John F. Kennedy’s line about success having “a thousand fathers and mothers” is certainly true in the case of the creation of the Schlesinger professorship. A project initiated more than a decade ago languished until several years ago when Mary Beth Pearlberg (director of development at Harvard’s Kennedy School), Fred Glimp(former director of development at Harvard), and I, along with several others, were stirred by an individual sometimes called the “Chinese wind.” That refers to MeiLi Hefner, the Chineseborn wife of Robert Hefner (an outstanding energy entrepreneur and great admirer of Schlesinger). MeiLi, Robert, and the others energized each other in a determination to move the campaign across the goal line. Les Goldman (an associate of Schlesinger’s from Schlesinger’s days at the Energy Department), who had been present at the beginnings, joined the effort. An early gift from Frank Cilluffo that had grown over the years thanks to the prudent investments of Harvard Management Company meant that the amount to be raised to meet the $4 million required was much smaller than it would otherwise have been. A number of major supporters of the Belfer Center stepped up in response to a call for “seven stalwarts” who each gave $100,000 to finish the effort. These include Louis Appell, Robert Belfer, Les Goldman, Peter Peterson, Alfred and Robert Taubman, Herbert Winokur (and myself).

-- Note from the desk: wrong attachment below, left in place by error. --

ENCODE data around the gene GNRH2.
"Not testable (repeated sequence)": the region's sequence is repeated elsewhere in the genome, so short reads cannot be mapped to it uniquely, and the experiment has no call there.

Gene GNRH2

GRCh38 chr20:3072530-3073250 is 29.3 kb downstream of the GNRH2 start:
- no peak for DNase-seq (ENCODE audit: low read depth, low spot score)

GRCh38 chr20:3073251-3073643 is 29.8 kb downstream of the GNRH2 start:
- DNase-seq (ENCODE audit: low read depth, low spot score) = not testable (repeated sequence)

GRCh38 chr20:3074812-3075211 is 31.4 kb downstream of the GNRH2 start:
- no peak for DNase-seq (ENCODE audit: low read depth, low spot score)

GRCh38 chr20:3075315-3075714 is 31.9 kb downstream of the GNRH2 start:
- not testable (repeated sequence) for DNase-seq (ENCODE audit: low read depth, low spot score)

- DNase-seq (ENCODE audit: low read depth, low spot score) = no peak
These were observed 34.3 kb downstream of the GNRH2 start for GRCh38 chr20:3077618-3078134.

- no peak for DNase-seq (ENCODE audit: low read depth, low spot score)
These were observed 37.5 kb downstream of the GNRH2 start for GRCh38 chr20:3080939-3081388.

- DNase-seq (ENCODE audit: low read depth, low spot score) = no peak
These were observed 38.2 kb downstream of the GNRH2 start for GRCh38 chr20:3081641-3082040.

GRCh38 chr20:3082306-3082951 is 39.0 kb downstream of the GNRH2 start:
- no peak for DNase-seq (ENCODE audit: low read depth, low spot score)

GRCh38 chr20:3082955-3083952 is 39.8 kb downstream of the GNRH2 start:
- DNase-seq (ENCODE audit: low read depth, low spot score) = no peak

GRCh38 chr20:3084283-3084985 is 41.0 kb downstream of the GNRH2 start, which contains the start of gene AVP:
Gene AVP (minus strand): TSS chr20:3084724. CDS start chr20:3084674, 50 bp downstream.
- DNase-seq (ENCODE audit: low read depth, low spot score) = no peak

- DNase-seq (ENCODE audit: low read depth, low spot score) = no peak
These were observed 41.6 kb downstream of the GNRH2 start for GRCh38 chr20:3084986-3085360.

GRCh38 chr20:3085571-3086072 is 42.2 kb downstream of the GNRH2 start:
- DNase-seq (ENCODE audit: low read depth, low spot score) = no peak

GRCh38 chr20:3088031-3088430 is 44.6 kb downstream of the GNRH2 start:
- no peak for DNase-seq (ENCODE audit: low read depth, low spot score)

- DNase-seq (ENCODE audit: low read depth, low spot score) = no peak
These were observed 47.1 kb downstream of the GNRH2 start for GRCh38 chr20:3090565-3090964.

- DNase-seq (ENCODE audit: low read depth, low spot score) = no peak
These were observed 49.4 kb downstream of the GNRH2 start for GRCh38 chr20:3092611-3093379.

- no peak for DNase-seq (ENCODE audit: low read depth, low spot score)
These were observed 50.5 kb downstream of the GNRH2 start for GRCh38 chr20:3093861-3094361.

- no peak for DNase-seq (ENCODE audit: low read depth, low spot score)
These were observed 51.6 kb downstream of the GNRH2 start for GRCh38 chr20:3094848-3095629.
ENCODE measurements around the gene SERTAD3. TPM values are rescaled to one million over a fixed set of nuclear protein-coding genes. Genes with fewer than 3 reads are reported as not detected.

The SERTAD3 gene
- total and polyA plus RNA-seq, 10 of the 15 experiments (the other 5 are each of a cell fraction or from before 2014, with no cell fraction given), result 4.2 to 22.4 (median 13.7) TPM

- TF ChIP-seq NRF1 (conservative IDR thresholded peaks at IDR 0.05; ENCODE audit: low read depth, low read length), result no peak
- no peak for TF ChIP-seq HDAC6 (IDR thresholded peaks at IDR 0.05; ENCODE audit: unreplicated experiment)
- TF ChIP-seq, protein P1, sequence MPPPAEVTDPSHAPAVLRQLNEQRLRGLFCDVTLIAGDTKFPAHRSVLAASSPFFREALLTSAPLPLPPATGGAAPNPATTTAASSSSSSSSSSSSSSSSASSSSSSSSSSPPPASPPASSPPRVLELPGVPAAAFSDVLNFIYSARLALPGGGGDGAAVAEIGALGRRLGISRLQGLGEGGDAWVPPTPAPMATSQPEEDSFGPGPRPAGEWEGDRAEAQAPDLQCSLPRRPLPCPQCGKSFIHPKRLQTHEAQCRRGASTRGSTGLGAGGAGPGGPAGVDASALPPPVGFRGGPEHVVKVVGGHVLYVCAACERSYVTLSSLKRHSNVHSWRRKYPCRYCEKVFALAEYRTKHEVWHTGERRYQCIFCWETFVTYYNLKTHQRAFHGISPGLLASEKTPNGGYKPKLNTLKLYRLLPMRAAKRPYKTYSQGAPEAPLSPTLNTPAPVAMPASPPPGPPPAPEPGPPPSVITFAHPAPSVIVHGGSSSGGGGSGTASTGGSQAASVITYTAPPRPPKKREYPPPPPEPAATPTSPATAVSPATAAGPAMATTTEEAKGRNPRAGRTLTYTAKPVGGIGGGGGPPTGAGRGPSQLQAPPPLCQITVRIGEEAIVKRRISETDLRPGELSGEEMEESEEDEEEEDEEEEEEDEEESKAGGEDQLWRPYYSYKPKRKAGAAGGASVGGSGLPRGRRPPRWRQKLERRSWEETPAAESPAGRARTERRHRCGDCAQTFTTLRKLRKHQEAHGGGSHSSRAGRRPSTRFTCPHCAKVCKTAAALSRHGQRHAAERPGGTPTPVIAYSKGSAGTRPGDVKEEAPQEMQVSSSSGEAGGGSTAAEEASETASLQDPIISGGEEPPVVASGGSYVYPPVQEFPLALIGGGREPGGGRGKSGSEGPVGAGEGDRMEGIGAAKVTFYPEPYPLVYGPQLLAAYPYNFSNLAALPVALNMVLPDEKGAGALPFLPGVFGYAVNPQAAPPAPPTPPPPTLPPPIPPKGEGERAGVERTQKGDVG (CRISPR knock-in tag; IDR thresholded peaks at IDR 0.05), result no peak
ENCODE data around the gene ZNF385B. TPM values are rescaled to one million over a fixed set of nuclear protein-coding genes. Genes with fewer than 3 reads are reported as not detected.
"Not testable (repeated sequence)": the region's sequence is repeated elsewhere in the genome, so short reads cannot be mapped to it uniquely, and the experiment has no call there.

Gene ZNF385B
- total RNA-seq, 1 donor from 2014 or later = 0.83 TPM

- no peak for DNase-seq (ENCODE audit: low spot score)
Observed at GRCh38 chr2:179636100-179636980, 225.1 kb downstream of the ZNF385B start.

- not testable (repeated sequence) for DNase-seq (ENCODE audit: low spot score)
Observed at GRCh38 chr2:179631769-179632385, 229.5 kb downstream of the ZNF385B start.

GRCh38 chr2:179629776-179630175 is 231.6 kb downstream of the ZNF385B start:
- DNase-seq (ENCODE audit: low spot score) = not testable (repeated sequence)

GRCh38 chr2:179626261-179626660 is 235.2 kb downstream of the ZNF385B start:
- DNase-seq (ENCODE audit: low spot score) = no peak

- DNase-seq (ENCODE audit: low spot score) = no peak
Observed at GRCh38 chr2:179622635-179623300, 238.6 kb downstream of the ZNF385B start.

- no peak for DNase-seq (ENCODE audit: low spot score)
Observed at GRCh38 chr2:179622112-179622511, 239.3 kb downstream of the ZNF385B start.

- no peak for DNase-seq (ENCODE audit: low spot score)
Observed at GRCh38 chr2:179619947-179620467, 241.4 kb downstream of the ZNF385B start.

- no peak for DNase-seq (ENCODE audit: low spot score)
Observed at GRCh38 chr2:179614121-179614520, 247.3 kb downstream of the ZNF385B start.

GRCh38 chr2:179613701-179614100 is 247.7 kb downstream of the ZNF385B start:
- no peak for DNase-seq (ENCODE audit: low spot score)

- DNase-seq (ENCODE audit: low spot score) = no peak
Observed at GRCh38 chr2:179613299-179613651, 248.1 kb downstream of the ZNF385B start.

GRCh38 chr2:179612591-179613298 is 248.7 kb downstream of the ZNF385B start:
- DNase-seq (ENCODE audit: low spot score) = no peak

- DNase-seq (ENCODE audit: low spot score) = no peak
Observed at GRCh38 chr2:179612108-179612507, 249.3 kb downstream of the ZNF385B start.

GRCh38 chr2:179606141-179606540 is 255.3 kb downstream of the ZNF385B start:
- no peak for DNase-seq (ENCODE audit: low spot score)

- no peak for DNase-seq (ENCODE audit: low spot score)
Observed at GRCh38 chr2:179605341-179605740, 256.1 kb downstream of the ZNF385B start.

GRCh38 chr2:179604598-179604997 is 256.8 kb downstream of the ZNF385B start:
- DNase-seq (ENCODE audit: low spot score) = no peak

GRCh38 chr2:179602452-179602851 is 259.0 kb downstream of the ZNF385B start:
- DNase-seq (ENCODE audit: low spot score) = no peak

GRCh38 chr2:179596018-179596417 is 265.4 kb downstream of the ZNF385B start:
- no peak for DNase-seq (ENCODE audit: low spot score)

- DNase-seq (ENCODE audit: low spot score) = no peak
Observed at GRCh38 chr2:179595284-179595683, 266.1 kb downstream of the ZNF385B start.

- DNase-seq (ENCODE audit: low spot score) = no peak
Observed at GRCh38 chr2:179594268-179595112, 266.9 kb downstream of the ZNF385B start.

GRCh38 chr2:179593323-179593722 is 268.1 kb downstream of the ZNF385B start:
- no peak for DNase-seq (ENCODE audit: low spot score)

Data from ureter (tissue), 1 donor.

The celebratory dinner in Washington included many highlights. Jim Schlesinger told a wonderful story about the encounter between Pat Moynihan (then a Senator, formerly Harvard professor) and Danny Rostenkowski (a Chicago-based chairman of the House Ways and Means Committee) that cannot be recounted in print. Robert Hefner related a number of personal stories summarized aptly by his conclusion that Jim is for him, as for so many of those who have been inspired by him, a “hero.” Les Goldman offered a menu of adjectives that he suggested applied to the Jim he knew, each of which struck responsive chords with most members of the audience.
Ash Carter (a former director of the Belfer Center), who had just come from his swearing in ceremony to become deputy secretary of defense, offered a toast to Jim as his mentor and model in the application of “an objective, analytic mind to the most difficult challenges of public policy.”
After dinner, in an unscripted initiative, one of Jim’s daughters reminded the group that he had often serenaded his children with verses of “Fair Harvard” and urged Jim to rise for this occasion. While he remained sitting, he did his own version of the verse that concludes, “Till the stock of the Puritans die.”
For more information about this publication please contact the Belfer Center Communications Office at 617-495-9858.